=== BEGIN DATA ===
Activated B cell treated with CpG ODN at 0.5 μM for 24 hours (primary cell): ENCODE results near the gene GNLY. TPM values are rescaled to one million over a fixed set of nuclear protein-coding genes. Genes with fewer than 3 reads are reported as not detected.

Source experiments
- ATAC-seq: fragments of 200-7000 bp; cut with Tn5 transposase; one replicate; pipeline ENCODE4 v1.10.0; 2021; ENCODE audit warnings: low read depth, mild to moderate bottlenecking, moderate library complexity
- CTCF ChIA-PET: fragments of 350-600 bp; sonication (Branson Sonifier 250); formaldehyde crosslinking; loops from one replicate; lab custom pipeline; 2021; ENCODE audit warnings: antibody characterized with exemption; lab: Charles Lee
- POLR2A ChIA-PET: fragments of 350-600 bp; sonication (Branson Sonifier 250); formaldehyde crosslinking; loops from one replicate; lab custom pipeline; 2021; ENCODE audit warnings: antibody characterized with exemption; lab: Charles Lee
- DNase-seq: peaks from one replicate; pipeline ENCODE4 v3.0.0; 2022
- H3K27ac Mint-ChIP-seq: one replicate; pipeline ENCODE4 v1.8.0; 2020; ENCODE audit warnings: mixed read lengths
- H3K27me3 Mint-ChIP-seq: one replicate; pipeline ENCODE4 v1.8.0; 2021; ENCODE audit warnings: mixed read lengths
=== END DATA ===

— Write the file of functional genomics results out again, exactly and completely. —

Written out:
Activated B cell treated with CpG ODN at 0.5 μM for 24 hours (primary cell): ENCODE results near the gene GNLY. TPM values are rescaled to one million over a fixed set of nuclear protein-coding genes. Genes with fewer than 3 reads are reported as not detected.

Source experiments
- ATAC-seq: fragments of 200-7000 bp; cut with Tn5 transposase; one replicate; pipeline ENCODE4 v1.10.0; 2021; ENCODE audit warnings: low read depth, mild to moderate bottlenecking, moderate library complexity
- CTCF ChIA-PET: fragments of 350-600 bp; sonication (Branson Sonifier 250); formaldehyde crosslinking; loops from one replicate; lab custom pipeline; 2021; ENCODE audit warnings: antibody characterized with exemption; lab: Charles Lee
- POLR2A ChIA-PET: fragments of 350-600 bp; sonication (Branson Sonifier 250); formaldehyde crosslinking; loops from one replicate; lab custom pipeline; 2021; ENCODE audit warnings: antibody characterized with exemption; lab: Charles Lee
- DNase-seq: peaks from one replicate; pipeline ENCODE4 v3.0.0; 2022
- H3K27ac Mint-ChIP-seq: one replicate; pipeline ENCODE4 v1.8.0; 2020; ENCODE audit warnings: mixed read lengths
- H3K27me3 Mint-ChIP-seq: one replicate; pipeline ENCODE4 v1.8.0; 2021; ENCODE audit warnings: mixed read lengths